Last February scored a seventh-month high for the new residential housing market as more new homes were sold despite higher borrowing costs. This is according to the latest monthly new residential sales data jointly released by the U.S. Census Bureau and the Housing and Urban Development.
More New Homes Sold in February
There were 592,000 new homes, on a seasonally adjusted basis, sold in February 2017 compared to 558,000 estimated in January. Between the two months, this represented a 6.1% increase in new single-family homes sold.
Moreover, the February 2017 new home sales record was a 12.8% increase from February 2016’s 525,000 new home units sold.
February’s sales also marked the first time it exceeded 622,000 new home sales recorded in July 2016.
Which region had the most active homebuying market for new homes in February?
- South: 313,000 new homes sold.
- West: 157,000 new home units sold.
- Midwest: 89,000 new homes sold.
- Northeast: 33,000 new homes sold.
How much does a new home cost?
According to the Census/HUD data, the median sales price of a single-family home in February was $926,200 while its average sales price was $390,400, a decline from the $307,000 median sales price and $355,300 average sales price listed back in January 2017.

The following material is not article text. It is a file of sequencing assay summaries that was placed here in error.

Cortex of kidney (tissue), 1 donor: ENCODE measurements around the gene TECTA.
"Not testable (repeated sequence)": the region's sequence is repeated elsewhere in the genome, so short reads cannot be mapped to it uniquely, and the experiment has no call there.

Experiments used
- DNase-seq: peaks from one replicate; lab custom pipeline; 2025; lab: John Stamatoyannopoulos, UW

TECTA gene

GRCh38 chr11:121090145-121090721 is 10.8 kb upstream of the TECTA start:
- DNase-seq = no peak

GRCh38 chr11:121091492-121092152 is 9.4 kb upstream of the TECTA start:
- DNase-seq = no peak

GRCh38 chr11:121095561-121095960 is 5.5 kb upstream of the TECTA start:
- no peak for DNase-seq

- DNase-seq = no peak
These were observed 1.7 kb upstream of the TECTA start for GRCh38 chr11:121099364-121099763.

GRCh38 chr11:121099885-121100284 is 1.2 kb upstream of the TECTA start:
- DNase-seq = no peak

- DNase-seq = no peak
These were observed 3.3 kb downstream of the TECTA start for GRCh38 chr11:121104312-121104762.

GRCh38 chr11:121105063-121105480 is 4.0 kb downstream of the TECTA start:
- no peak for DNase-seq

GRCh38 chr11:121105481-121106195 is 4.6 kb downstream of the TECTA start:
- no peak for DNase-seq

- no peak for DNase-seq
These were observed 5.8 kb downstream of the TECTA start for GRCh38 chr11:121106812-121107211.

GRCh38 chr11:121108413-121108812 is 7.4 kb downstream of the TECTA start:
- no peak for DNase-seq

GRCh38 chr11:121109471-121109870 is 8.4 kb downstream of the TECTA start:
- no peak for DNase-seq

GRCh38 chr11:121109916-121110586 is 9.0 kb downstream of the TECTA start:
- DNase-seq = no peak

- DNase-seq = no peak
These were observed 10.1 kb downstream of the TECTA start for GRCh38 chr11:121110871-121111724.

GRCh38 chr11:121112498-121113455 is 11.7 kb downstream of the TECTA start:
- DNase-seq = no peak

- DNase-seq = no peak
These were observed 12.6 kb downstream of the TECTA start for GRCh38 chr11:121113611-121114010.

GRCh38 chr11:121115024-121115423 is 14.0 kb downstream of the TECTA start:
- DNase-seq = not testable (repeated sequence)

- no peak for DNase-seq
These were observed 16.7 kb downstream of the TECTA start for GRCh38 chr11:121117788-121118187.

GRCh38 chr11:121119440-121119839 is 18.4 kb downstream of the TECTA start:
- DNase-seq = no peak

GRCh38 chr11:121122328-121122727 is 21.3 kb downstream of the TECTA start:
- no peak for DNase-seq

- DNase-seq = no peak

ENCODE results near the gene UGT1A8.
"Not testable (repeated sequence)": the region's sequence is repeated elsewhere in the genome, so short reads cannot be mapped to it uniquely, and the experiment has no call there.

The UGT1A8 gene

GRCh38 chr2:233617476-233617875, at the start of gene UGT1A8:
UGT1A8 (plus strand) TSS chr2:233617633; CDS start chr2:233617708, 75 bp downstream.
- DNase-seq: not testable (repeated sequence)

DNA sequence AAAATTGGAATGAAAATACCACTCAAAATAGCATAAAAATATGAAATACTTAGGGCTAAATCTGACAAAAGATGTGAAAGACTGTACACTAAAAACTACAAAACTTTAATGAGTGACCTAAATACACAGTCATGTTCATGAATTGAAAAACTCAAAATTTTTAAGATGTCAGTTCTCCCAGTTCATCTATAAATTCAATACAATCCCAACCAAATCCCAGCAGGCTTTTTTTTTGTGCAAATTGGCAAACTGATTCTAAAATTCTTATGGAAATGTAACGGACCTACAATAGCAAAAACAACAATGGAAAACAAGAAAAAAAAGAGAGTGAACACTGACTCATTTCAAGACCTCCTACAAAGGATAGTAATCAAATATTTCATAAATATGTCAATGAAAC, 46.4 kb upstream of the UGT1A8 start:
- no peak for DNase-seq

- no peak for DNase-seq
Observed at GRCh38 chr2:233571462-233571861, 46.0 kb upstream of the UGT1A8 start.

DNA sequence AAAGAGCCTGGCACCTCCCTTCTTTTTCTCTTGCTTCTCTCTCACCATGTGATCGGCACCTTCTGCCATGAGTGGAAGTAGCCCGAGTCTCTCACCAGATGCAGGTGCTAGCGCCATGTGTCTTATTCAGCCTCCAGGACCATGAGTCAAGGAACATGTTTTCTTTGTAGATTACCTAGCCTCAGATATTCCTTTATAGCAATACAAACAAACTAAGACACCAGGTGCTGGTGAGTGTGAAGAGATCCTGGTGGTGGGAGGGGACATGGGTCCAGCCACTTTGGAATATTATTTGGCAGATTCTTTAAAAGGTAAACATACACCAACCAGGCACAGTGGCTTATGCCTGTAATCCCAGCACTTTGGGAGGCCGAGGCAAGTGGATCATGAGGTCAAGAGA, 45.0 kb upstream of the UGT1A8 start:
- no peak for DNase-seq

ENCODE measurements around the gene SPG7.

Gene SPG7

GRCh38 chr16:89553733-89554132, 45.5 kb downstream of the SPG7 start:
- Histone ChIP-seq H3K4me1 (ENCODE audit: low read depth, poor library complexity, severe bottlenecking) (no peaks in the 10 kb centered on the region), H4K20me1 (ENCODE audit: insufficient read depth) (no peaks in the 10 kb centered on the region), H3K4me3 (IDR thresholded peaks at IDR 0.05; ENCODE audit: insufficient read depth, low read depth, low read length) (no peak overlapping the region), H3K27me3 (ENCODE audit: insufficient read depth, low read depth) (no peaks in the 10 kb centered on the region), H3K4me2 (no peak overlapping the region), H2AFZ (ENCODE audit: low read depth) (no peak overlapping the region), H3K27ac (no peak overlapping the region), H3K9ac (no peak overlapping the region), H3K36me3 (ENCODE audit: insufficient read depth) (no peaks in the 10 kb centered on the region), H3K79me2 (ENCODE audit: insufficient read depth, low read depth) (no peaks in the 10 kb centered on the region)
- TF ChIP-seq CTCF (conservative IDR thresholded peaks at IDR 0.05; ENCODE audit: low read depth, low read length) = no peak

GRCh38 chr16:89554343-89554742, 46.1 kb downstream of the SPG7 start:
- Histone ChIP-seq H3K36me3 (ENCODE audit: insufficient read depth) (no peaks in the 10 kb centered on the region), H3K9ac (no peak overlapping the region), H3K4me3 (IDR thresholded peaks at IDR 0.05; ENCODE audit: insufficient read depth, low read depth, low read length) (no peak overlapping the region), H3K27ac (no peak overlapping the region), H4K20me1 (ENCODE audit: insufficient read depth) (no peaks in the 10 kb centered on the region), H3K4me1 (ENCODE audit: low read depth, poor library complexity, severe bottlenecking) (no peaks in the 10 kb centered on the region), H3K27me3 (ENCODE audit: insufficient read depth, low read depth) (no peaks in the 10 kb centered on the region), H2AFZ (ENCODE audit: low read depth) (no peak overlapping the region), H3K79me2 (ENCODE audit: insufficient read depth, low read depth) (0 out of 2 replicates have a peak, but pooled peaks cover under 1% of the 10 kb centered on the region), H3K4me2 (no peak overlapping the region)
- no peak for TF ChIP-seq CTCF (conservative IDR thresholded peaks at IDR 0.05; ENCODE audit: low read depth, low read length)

The decline may have to do with most new homes sold in February are located in the South, which is less pricy compared to the Northeast that had the lowest number of sold new homes during the relevant period.
For-Sale Home Inventory
By the end of February 2016, the supply of new homes grew to 266,000 units compared to 262,000 new homes for sale in January 2017 (1.5% increase) and 242,000 new-home inventory in February 2016 (9.9% increase).
The number of new homes for sale in February is worth a 5.4-month supply given the current sales pace. The Associated Press pointed to builders ramping construction for new homes in order to meet demand and boost sales.
Nevertheless, according to AP, the demand for homes continues to outpace construction gains.
February Insights and Trends
Last February was a picture of health in terms of new residential home sales. Some experts attributed to last month being exceptionally warm as per the National Oceanic and Atmospheric Administration, according to Bloomberg.
The higher mortgage rates apparently did not deter home buyers who locked in rates to avoid further rate increases.
Indeed, the solid growth in jobs cited by the FOMC and improving household balance sheets reported by Bloomberg helped consumers offset the costs brought by rising mortgage rates.